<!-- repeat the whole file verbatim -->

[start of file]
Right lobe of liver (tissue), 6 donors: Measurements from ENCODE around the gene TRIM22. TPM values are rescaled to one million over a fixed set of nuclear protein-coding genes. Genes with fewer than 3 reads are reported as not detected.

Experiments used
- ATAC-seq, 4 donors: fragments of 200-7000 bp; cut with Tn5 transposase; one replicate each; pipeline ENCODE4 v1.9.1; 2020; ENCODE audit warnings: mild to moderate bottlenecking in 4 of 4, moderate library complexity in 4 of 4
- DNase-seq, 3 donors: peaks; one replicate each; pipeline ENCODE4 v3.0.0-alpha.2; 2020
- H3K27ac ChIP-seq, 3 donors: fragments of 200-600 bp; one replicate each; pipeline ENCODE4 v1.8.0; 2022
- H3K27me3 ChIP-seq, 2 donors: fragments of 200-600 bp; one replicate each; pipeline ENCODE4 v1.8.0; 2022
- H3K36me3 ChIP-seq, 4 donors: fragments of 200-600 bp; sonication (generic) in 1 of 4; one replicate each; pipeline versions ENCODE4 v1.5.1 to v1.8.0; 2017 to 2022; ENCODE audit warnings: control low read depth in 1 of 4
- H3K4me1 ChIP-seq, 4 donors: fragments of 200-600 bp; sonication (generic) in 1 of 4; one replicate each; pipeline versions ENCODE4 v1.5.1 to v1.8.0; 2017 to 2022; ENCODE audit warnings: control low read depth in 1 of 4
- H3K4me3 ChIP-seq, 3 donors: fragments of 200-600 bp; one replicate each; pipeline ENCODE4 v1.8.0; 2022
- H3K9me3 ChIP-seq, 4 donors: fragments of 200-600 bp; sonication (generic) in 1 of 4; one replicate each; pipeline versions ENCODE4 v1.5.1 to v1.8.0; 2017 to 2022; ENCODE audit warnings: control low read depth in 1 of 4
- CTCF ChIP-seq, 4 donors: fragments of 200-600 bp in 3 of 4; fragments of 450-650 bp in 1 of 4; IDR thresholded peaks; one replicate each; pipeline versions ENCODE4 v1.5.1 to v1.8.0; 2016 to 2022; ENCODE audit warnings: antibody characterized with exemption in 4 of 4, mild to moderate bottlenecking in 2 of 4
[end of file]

Right lobe of liver (tissue), 6 donors: Measurements from ENCODE around the gene TRIM22. TPM values are rescaled to one million over a fixed set of nuclear protein-coding genes. Genes with fewer than 3 reads are reported as not detected.

Experiments used
- ATAC-seq, 4 donors: fragments of 200-7000 bp; cut with Tn5 transposase; one replicate each; pipeline ENCODE4 v1.9.1; 2020; ENCODE audit warnings: mild to moderate bottlenecking in 4 of 4, moderate library complexity in 4 of 4
- DNase-seq, 3 donors: peaks; one replicate each; pipeline ENCODE4 v3.0.0-alpha.2; 2020
- H3K27ac ChIP-seq, 3 donors: fragments of 200-600 bp; one replicate each; pipeline ENCODE4 v1.8.0; 2022
- H3K27me3 ChIP-seq, 2 donors: fragments of 200-600 bp; one replicate each; pipeline ENCODE4 v1.8.0; 2022
- H3K36me3 ChIP-seq, 4 donors: fragments of 200-600 bp; sonication (generic) in 1 of 4; one replicate each; pipeline versions ENCODE4 v1.5.1 to v1.8.0; 2017 to 2022; ENCODE audit warnings: control low read depth in 1 of 4
- H3K4me1 ChIP-seq, 4 donors: fragments of 200-600 bp; sonication (generic) in 1 of 4; one replicate each; pipeline versions ENCODE4 v1.5.1 to v1.8.0; 2017 to 2022; ENCODE audit warnings: control low read depth in 1 of 4
- H3K4me3 ChIP-seq, 3 donors: fragments of 200-600 bp; one replicate each; pipeline ENCODE4 v1.8.0; 2022
- H3K9me3 ChIP-seq, 4 donors: fragments of 200-600 bp; sonication (generic) in 1 of 4; one replicate each; pipeline versions ENCODE4 v1.5.1 to v1.8.0; 2017 to 2022; ENCODE audit warnings: control low read depth in 1 of 4
- CTCF ChIP-seq, 4 donors: fragments of 200-600 bp in 3 of 4; fragments of 450-650 bp in 1 of 4; IDR thresholded peaks; one replicate each; pipeline versions ENCODE4 v1.5.1 to v1.8.0; 2016 to 2022; ENCODE audit warnings: antibody characterized with exemption in 4 of 4, mild to moderate bottlenecking in 2 of 4